It has rarely been seen that people want to switch to a power company, at a time when they have a blackout at home. It is interesting to note that in some cities, micro-markets, like fish sellers, are also known to reduce and discourage the bargaining power of consumers. No matter what size or duration, but there is a collusion of different companies that sell a similar product. Is unethical or say less legal. It can be estimated that India will have to struggle for nearly 20 years to fully empower its citizens in this regard.


Right of Heard

As stated in the Consumer Protection Act 1986, the right to be heard and the right to ensure that the interests of the consumer will receive due consideration at appropriate forums is the clarity of the right to be heard. This right helps the consumers of India to voice their grievances and concerns fearlessly and raise their voice against the products or companies and ensure that their issues are also addressed.


However, to date, the Government of India has not set up a single outlet to listen to consumers or their issues. Many websites are trying to do this. The prime objective of consumers is to ensure that their voice is heard by the corporate world. There is a website,, where consumers can file their criticisms as well as complaints. 


Each criticism filed gradually reduces the overall score of the product that is being criticized, so each complaint is independently investigated by an investigator who belongs to the website. This website always gives consumers the benefit of doubt, hence their voice is considered above that of the company. At it is assumed that the consumer is always right, and he is the king. 


If a consumer makes an allegation about the product, it goes to the dealer, or to the supplying company or manufacturer, that the allegation is not true. To be precise, the consumer is heard, and a load of evidence goes to the company. Various efforts are made by the government to empower citizens with this right, and it is believed that about 10–15 years and more are necessary to accomplish this goal.


Right to Seek Redressal 

The right to redress against unfair trade practices or restrictive trade practices or dishonest exploitation of consumers is called the right of redress according to the Consumer Protection Act 1986.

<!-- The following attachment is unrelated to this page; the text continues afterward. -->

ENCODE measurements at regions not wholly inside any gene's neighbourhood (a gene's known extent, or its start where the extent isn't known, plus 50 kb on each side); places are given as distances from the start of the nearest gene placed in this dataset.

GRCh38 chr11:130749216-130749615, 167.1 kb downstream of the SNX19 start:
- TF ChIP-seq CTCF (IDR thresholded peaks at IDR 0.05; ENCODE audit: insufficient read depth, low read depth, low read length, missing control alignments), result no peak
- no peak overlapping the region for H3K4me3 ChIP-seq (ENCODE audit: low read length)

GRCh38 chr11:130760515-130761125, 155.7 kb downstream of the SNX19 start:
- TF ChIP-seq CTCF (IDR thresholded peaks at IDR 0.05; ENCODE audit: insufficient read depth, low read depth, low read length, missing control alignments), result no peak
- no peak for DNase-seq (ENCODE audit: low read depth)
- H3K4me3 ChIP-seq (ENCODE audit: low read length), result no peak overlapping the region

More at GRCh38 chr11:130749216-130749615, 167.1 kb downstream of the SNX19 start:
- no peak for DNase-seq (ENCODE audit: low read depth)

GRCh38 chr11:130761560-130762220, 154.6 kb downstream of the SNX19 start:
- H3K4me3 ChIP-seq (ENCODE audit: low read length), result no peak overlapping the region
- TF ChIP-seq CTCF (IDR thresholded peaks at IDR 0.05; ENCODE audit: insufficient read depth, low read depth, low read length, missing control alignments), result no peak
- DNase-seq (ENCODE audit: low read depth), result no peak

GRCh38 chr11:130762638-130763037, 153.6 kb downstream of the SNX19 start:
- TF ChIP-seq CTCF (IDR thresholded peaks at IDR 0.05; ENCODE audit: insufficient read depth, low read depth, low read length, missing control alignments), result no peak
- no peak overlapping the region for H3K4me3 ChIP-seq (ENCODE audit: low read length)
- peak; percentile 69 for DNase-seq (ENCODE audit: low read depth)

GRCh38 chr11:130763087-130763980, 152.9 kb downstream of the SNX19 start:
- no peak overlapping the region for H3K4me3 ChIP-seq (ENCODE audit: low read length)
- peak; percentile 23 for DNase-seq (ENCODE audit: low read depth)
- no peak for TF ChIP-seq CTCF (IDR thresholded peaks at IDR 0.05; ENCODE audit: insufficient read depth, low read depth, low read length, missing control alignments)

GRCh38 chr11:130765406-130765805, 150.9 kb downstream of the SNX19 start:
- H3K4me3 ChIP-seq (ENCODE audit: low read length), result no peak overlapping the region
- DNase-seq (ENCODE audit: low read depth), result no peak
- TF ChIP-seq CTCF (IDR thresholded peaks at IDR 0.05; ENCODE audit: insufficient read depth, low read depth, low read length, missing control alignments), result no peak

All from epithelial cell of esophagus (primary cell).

The Government of India has been somewhat more successful in relation to this right. At the district level, Consumer Courts like District Consumer Disputes Redressal Forum, State Consumer Disputes Redressal Commission, and National Consumer Disputes Redressal Commission have been incorporated with the help of the Consumer Protection Act. These are consumer complaints redressal agencies as well as geographic jurisdictions that address consumer matters between businesses and consumers. 


About 20 lakh consumer cases are heard in the District Consumer Forum, and about one crore cases can be heard in the State Consumer Court, while more than one crore cases are heard in the National Consumer Court. It has been found that if one becomes a consumer protector or a protector of consumer rights in the country, then these courts are found to be ineffective due to bureaucratic sabotage, overcrowded cases, government apathy, and the collapse of infrastructure. 


Only a few district forums have appointed officers for some time and most of them are non-functional due to a lack of funds and infrastructure. There are about 20–30 million open cases in India that are unsolved and will take about 320 years to finish. This type of compromised legal system makes consumer cases only civil litigation and puts them at the bottom of the priority list. It is estimated that India is 10 years away from granting redressal rights to every consumer in India.


Consumer Education Right

 The right of every Indian citizen is the right to consumer protection as well as education about its rights, which is considered as the final right conferred by the Consumer Protection Act 1986. This right ensures that consumers in the country have informative programs and materials that are easily accessible and enable them to make purchasing decisions that are better than before. 


Consumer education can refer to formal education through college and school curricula as well as consumer awareness campaigns run by both non-governmental and government agencies. Consumer NGOs, with little support from the Government of India, basically work to ensure consumers across the country. India is found 20 years away from granting this right which empowers the common consumer.

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Anshika Katiyar

Anshika Katiyar